Medicare versus Medicare Advantage

medicare-advantage1.jpgWhile this is a topic I tried to keep below my radar for years, it has become an issue to be dealt with and elucidate for others!  Long ago my late husband, an internist, would rant about all the headaches caused by Medicare Advantage (MA) and similar ‘insurance’ plans.  They interfered in the doctor patient relationship, delaying needed care while creating headaches for his office billing staff.  I took note, but didn’t understand the full picture until Medicare became my insurer.  Thanks to an honest insurance broker who reminded me of my late husband’s hatred for the MA plans, I was happy to get a supplement to Medicare which even covers me when traveling abroad.  While I understand the ‘scene’ better, I can say I do not fully understand this ‘market’ as it is utterly complex and the rules keep changing on both sides of the ‘game.’

Do you know of any advertiser on TV (other than PSA’s) that seeks your use of their product because it is purely good for you?  No!  Medicare Advantage plans ‘Plan C’ have become a huge portion of the TV advertising arena and they now escape enrollment date boundaries that were in place only a few years ago (rules change).   

Just how profitable are you to the insurance industry to warrant so many advertising dollars to get your business?

Did you ever wonder where insurers are making their profits?  It’s not quite directly from your pockets!  They entice your business and dollars by giving you ‘freebies’ like an OTC pharmacy allowance, gym memberships, free dental and vision care, etc.  It all seems just ‘peachy keen.’  But, Medicare itself along with MA denials and delays of care are paying for your perks while making huge profits for the insurance industry!  Medicare or the US government should not be paying into the profitable margins of the insurance industry.  We should be the beneficiaries of those funds.  The denials and delays of care will cost you more than dollars.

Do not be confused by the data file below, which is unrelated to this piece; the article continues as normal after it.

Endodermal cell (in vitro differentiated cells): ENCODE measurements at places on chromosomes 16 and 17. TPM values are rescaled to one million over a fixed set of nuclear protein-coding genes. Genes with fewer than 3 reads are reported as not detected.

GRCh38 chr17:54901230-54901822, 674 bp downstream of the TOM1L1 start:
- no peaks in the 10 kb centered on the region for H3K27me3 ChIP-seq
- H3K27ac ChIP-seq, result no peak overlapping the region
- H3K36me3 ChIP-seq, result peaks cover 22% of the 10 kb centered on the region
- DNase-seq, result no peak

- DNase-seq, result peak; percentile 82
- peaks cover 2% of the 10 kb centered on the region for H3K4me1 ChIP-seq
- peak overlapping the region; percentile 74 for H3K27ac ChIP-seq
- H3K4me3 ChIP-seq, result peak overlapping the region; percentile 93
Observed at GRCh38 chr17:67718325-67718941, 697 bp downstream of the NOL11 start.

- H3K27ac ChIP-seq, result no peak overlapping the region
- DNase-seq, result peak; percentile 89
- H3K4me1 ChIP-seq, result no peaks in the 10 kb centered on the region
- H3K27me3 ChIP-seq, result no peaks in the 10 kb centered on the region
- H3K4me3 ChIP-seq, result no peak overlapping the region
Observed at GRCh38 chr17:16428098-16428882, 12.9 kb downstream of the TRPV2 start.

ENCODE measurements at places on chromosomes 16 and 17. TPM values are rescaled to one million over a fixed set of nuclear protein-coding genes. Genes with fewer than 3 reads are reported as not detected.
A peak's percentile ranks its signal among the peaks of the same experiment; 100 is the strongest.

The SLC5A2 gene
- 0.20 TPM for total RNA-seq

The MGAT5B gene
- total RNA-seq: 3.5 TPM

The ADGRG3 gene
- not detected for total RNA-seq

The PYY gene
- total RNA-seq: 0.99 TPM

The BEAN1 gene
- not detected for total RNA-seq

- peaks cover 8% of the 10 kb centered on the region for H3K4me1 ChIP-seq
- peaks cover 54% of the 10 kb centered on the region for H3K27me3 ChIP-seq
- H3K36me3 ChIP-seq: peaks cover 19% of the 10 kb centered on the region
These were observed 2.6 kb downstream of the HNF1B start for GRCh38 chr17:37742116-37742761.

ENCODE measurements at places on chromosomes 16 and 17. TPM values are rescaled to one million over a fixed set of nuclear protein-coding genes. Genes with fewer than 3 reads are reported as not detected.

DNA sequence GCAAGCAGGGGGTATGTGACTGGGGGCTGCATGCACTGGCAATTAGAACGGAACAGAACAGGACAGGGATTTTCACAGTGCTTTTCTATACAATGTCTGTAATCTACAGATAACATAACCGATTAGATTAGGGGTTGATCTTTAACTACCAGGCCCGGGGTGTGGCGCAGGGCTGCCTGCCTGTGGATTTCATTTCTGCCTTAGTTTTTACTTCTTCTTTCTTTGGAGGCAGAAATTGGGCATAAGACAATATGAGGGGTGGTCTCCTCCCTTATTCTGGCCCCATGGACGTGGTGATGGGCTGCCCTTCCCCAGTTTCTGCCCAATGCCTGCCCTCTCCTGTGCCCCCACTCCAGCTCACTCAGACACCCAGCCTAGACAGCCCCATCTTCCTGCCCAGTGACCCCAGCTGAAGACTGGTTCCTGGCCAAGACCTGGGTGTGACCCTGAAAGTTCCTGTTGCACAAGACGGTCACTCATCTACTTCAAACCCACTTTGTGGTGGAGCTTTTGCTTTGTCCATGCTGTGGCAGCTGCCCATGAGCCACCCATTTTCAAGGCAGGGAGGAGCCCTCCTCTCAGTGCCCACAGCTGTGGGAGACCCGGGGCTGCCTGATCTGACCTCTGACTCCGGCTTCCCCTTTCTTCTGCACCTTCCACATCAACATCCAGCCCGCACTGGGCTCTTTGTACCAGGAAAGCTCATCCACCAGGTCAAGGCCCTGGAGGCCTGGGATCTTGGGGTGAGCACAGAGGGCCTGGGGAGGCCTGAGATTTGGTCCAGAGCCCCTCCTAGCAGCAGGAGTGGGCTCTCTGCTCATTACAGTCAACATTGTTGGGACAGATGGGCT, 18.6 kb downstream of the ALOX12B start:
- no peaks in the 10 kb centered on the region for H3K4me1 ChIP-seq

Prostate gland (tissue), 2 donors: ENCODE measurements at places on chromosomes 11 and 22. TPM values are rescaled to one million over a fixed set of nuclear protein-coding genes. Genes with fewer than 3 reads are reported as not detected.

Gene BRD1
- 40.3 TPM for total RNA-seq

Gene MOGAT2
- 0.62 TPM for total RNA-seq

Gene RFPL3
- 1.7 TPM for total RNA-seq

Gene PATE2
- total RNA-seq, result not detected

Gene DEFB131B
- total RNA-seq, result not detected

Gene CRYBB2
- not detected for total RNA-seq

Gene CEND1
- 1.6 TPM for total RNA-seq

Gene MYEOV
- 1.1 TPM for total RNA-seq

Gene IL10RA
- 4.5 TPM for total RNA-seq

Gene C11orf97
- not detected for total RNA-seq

Gail Koziara Boudreaux,
CEO Anthem, Inc. She and other Health Insurance CEO's need their $10's of Millions in annual salaries.
If your MA plan won’t let you see a certain specialist, say for specialty cancer care, you may be unable to get back into regular Medicare for the care you need.  Looking for a better plan is not what you want to do when dealing with a serious and time sensitive need for care.1   MA patients tend to ‘develop’ more additional health issues thanks to ‘chart reviews’ done by the insurer than those on traditional Medicare where no one is looking for extra dollars.  MA insurers make more money on those increasing health issues as ‘risks’ to their patient population.  Interestingly, the same problems don’t seem to occur as much in the Medicare population.  MA plans already make about $200 per month per enrollee and that number has increased significantly in the last few years.2  “During the first three months of this year, Anthem took in $37.9 billion in total revenues, but only 27% of it came from private-paying individuals and employers that offered coverage to their workers. That’s a huge swing from the same three months in 2012 when 56% of the company’s revenues came from private-paying customers.” 3


Looking at rural patients in particular, they disenroll (when they can) from their MA plans at a rate almost 10 times higher than they enroll in them.  Clearly, they are not getting benefits from their Advantage plans and many others, especially those with worsening health have similar experiences.